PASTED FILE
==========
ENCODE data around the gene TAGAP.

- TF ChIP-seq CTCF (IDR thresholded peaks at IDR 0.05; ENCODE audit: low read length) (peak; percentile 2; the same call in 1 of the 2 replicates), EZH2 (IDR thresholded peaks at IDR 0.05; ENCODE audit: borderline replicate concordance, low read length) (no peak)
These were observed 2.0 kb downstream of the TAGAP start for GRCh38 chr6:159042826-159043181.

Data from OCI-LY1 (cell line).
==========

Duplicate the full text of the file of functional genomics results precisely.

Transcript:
ENCODE data around the gene TAGAP.

- TF ChIP-seq CTCF (IDR thresholded peaks at IDR 0.05; ENCODE audit: low read length) (peak; percentile 2; the same call in 1 of the 2 replicates), EZH2 (IDR thresholded peaks at IDR 0.05; ENCODE audit: borderline replicate concordance, low read length) (no peak)
These were observed 2.0 kb downstream of the TAGAP start for GRCh38 chr6:159042826-159043181.

Data from OCI-LY1 (cell line).